In 2011 with a new Board and management team in place the company set about dealing with a number of limitations that had been identified with the original FreeHand device. In mid 2012, a new version of the FreeHand device was launched, known as the FreeHand 1.2.
This had a much narrower profile when compared with the 1.0 version and was easier and quicker to set up. In addition changes to the foot pedal and the way the indicator box is attached to the stack were widely welcomed by surgeons using the device
In 2000 a new product was launched by a British company called Prosurgics. This product, known as Endoassist, enabled a surgeon conducting minimally invasive surgery to control the telescope by using head movements in combination with a foot pedal. This meant that the surgeon had a very still image to work with as well as providing complete control of the direction of the movement of the scope.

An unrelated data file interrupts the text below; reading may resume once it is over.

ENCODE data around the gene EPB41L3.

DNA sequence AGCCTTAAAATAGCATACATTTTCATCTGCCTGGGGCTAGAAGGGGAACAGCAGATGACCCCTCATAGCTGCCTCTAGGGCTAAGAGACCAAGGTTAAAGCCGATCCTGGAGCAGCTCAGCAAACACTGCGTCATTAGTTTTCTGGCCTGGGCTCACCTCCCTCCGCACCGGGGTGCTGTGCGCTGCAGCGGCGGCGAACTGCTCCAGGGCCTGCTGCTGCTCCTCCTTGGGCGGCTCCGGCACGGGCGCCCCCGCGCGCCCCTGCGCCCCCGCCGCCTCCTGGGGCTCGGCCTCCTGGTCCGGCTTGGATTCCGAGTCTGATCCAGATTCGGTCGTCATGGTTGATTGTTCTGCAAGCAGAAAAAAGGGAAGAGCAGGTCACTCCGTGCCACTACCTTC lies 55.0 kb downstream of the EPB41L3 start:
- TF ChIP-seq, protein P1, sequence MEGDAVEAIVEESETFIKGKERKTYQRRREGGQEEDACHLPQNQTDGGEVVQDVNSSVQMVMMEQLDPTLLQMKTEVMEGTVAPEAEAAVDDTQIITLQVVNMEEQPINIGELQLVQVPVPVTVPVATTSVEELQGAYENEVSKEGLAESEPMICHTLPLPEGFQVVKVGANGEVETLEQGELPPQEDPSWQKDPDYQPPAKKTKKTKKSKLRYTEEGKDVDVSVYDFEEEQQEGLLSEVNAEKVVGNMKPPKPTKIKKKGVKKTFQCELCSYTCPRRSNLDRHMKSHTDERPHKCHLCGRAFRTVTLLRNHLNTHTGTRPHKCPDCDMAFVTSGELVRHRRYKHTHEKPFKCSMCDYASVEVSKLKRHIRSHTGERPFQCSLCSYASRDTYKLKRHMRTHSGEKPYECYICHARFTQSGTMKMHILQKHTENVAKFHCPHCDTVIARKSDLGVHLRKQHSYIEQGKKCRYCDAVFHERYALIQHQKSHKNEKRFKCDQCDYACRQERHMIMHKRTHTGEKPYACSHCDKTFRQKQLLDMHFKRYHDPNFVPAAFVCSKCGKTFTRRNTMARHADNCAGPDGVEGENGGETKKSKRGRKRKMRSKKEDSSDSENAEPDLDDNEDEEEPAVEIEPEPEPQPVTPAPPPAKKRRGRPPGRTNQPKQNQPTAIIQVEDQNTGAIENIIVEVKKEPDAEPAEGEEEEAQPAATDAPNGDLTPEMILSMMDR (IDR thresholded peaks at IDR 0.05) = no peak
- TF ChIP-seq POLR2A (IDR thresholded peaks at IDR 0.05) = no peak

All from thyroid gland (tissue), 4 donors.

Although the Endoassist worked well it had a drawbacks relating to the size of the unit and the need to re-sterilise the arm between each procedure. The overall investment to gain these benefits was considerable and it was realised that a smaller, compact product was required that would attach to the operating table and be cost effective without the need for a large capital investment. The product, known as Freehand 1.0 was launched in 2009 and was used by many centres in Europe and the USA.
Prosurgics, the company who originally developed the Freehand system, was aquired by FreeHand Surgical plc, which in 2010 entered administration. The assets relating to the FreeHand were acquired by a new company, Freehand 2010 Ltd, which in turn (2011) was acquired by OR Productivity plc, a new company founded to exploit new technologies in the field of non-invasive medicine and minimally invasive surgery.